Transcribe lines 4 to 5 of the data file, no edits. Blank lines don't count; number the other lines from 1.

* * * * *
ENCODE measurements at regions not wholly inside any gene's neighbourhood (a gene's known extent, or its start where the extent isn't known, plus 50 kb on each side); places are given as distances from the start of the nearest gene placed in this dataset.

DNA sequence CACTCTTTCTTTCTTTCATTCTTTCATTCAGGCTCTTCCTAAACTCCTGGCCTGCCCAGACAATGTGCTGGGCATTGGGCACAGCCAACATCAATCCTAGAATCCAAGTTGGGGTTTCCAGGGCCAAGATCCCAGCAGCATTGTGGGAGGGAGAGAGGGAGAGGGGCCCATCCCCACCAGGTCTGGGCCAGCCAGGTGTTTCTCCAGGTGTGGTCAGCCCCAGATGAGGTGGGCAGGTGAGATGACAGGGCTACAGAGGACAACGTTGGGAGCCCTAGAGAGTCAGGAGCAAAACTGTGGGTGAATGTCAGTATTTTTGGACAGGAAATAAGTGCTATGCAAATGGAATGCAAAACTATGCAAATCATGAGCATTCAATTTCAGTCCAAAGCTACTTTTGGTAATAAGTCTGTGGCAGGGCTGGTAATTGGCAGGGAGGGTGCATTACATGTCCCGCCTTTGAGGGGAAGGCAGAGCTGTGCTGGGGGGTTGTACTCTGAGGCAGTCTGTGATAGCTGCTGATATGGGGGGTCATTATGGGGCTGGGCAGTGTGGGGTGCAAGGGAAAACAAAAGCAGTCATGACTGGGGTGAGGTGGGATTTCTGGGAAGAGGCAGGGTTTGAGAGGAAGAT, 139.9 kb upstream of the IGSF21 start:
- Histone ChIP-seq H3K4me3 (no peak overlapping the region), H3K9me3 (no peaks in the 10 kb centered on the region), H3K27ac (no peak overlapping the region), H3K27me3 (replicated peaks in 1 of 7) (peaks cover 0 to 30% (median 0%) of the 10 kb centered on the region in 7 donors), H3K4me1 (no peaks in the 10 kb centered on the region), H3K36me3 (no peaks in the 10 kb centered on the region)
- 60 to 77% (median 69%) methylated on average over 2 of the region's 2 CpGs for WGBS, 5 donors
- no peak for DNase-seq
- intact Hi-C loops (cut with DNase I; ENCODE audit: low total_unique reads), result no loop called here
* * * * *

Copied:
- 60 to 77% (median 69%) methylated on average over 2 of the region's 2 CpGs for WGBS, 5 donors
- no peak for DNase-seq